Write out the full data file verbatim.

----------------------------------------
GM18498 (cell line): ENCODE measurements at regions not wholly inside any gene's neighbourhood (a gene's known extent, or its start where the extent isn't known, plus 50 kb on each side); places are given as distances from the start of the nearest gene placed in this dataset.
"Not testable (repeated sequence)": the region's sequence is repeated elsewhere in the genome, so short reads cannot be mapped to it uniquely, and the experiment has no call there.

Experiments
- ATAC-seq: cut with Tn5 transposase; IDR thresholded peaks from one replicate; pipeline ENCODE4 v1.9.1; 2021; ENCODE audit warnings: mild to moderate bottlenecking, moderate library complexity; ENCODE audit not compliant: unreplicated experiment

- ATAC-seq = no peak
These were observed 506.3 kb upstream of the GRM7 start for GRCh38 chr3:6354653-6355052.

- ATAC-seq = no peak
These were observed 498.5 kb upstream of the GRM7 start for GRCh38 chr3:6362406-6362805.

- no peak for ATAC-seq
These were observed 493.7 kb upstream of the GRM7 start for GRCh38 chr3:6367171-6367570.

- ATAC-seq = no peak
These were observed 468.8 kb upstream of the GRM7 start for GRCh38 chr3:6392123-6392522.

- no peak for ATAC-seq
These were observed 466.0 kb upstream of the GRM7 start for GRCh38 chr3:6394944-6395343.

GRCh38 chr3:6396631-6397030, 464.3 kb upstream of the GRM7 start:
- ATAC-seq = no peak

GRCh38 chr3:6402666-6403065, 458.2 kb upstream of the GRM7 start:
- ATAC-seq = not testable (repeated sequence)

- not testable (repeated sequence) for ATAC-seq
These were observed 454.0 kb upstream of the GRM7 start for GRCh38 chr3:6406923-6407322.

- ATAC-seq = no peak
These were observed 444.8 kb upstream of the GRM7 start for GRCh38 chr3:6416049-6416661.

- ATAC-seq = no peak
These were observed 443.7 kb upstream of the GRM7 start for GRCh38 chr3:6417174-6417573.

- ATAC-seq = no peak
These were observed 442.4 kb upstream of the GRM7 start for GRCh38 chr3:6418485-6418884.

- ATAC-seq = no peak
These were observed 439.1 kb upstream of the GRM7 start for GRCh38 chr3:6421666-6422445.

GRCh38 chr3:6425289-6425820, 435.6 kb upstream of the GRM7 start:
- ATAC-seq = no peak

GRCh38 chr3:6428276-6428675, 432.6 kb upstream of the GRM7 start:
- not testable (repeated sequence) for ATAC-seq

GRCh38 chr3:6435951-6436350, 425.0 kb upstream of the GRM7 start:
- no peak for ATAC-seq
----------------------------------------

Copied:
GM18498 (cell line): ENCODE measurements at regions not wholly inside any gene's neighbourhood (a gene's known extent, or its start where the extent isn't known, plus 50 kb on each side); places are given as distances from the start of the nearest gene placed in this dataset.
"Not testable (repeated sequence)": the region's sequence is repeated elsewhere in the genome, so short reads cannot be mapped to it uniquely, and the experiment has no call there.

Experiments
- ATAC-seq: cut with Tn5 transposase; IDR thresholded peaks from one replicate; pipeline ENCODE4 v1.9.1; 2021; ENCODE audit warnings: mild to moderate bottlenecking, moderate library complexity; ENCODE audit not compliant: unreplicated experiment

- ATAC-seq = no peak
These were observed 506.3 kb upstream of the GRM7 start for GRCh38 chr3:6354653-6355052.

- ATAC-seq = no peak
These were observed 498.5 kb upstream of the GRM7 start for GRCh38 chr3:6362406-6362805.

- no peak for ATAC-seq
These were observed 493.7 kb upstream of the GRM7 start for GRCh38 chr3:6367171-6367570.

- ATAC-seq = no peak
These were observed 468.8 kb upstream of the GRM7 start for GRCh38 chr3:6392123-6392522.

- no peak for ATAC-seq
These were observed 466.0 kb upstream of the GRM7 start for GRCh38 chr3:6394944-6395343.

GRCh38 chr3:6396631-6397030, 464.3 kb upstream of the GRM7 start:
- ATAC-seq = no peak

GRCh38 chr3:6402666-6403065, 458.2 kb upstream of the GRM7 start:
- ATAC-seq = not testable (repeated sequence)

- not testable (repeated sequence) for ATAC-seq
These were observed 454.0 kb upstream of the GRM7 start for GRCh38 chr3:6406923-6407322.

- ATAC-seq = no peak
These were observed 444.8 kb upstream of the GRM7 start for GRCh38 chr3:6416049-6416661.

- ATAC-seq = no peak
These were observed 443.7 kb upstream of the GRM7 start for GRCh38 chr3:6417174-6417573.

- ATAC-seq = no peak
These were observed 442.4 kb upstream of the GRM7 start for GRCh38 chr3:6418485-6418884.

- ATAC-seq = no peak
These were observed 439.1 kb upstream of the GRM7 start for GRCh38 chr3:6421666-6422445.

GRCh38 chr3:6425289-6425820, 435.6 kb upstream of the GRM7 start:
- ATAC-seq = no peak

GRCh38 chr3:6428276-6428675, 432.6 kb upstream of the GRM7 start:
- not testable (repeated sequence) for ATAC-seq

GRCh38 chr3:6435951-6436350, 425.0 kb upstream of the GRM7 start:
- no peak for ATAC-seq